9. 4 out of 5

    Mirissa Sorensen

    This is such an important Own Voices story, and a perspective that I haven’t read before. Usually when we talk about the genocide of Tutsis, we read about Rwanda—and that itself is usually from a third-party perspective with several tragic anecdotes. I had no idea that the violence spilled over into Congo and continues to this day. I had no idea that there were still refugee camps. By sharing his story, Mondiant made me aware of that. I particularly liked this quote: “My father can sound defensiv This is such an important Own Voices story, and a perspective that I haven’t read before. Usually when we talk about the genocide of Tutsis, we read about Rwanda—and that itself is usually from a third-party perspective with several tragic anecdotes. I had no idea that the violence spilled over into Congo and continues to this day. I had no idea that there were still refugee camps. By sharing his story, Mondiant made me aware of that. I particularly liked this quote: “My father can sound defensive when he’s talking to people who assume that because our life in Congo was simple, it was full of hardship, and that we must have become refugees because we no longer wanted to live where we were born…he wants you to know that being a refugee is a relief in the way that setting a broken bone is a relief. Once your leg is healed, you want to run again.” I think it perfectly encapsulates the way a lot of us feel about refugees, like survival and food is some big prize that everyone wants. We are these saviors bestowing life upon these people. But the right to life, to belonging, to working and thriving is not a gift for us to give. This book effectively shows that. I do feel that the book was very episodic. It read a lot like a list of deep, horrific traumas. By the end, I was pretty numb to a lot of it. Once you read about children being murdered and families being hacked by machetes, bullying and name calling in school seems not so bad when that was not how I should’ve been feeling. There’s also a lot of present-day information sprinkled into the entire story, which left me a bit confused at times. I’m not sure how Mondiant’s family ended up in the US, for example, but I know they’re there because it’s mentioned.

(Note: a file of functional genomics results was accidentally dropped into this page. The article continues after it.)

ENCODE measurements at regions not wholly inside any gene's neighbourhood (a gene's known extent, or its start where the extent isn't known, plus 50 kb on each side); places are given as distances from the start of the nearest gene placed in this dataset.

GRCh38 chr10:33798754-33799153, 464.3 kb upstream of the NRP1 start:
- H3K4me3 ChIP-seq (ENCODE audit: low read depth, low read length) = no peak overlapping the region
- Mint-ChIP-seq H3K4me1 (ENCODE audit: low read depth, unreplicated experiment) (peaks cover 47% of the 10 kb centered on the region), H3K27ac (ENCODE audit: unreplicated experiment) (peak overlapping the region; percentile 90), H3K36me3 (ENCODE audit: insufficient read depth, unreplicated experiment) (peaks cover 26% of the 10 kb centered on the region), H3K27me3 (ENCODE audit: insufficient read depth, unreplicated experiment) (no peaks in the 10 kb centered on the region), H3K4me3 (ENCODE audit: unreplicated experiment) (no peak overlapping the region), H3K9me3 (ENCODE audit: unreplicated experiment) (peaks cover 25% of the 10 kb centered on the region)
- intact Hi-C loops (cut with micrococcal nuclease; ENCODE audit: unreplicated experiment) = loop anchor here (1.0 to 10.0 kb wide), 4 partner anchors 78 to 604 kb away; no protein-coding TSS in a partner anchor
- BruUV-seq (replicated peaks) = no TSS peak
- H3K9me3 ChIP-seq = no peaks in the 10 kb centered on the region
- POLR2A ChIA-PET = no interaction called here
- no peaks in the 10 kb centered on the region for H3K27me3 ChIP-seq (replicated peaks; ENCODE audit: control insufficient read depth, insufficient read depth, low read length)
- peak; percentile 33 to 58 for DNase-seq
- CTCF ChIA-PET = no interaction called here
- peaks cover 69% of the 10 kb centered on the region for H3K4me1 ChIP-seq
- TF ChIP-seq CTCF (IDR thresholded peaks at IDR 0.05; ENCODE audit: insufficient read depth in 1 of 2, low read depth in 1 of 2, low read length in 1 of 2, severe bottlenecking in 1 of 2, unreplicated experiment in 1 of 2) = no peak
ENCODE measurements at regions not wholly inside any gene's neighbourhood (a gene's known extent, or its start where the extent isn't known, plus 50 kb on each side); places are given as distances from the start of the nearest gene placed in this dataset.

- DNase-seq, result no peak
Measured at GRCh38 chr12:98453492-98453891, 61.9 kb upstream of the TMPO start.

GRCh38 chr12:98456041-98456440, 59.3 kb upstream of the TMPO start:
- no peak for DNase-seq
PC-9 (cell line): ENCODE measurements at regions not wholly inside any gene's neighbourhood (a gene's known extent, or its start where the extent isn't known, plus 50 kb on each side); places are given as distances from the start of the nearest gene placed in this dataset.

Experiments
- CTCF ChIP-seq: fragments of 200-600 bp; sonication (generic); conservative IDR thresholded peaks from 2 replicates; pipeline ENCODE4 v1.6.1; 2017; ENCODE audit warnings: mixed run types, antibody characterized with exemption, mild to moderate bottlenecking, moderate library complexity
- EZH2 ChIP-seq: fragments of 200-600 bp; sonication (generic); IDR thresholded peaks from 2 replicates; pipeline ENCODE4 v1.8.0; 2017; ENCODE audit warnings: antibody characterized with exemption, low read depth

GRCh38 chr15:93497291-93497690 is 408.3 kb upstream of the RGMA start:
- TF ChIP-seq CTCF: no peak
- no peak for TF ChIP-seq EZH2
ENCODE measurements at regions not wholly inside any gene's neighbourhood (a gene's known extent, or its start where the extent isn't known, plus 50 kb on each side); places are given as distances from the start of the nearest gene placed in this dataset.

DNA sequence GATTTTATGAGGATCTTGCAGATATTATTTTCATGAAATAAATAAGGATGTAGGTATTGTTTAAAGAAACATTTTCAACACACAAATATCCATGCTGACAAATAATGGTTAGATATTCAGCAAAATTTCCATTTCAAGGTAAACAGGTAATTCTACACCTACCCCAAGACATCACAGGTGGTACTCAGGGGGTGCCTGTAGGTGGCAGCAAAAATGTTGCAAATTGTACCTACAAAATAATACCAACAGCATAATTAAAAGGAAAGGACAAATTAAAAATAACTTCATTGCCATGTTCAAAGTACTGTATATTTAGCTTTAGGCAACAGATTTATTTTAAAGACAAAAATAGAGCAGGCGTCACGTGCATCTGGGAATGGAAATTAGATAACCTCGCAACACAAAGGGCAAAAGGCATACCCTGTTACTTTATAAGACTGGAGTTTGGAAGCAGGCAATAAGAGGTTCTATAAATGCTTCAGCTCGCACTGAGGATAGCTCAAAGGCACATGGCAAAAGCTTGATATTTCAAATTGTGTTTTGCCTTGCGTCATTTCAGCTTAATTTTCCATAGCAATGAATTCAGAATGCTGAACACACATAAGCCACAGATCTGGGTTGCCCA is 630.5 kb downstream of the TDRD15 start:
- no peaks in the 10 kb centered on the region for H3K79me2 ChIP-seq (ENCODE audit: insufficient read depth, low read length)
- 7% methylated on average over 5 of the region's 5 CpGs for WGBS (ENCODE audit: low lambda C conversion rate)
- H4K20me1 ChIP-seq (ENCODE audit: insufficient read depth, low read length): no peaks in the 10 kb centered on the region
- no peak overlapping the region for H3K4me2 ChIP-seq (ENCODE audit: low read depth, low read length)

10. 5 out of 5

    Robert Baumann

    I feel so blessed to have encountered this memoir from the North Kivu region of the DRC (Democratic Republic of the Congo). It completely altered my understanding of the African/European colonial legacy. The memoir: "Those we Throw Away Are Diamonds" tells of the Bagogwe people, a culture rich in tradition and political history. This group was unfortunately deeply impacted by the events of the Rwandan genocide. In many places we seldom hear about, the wars have not ended and families are still in I feel so blessed to have encountered this memoir from the North Kivu region of the DRC (Democratic Republic of the Congo). It completely altered my understanding of the African/European colonial legacy. The memoir: "Those we Throw Away Are Diamonds" tells of the Bagogwe people, a culture rich in tradition and political history. This group was unfortunately deeply impacted by the events of the Rwandan genocide. In many places we seldom hear about, the wars have not ended and families are still in peril. Many of you have likely heard of the Rwandan genocide; unfortunately, more than just echoes of those catastrophic times live on in the struggles of displaced families from the Congo. Author and activist Mondiant Dogon started a foundation to support families like his own, helping them secure an education from within their refugee camps. I highly encourage everyone to read his inspiring journey!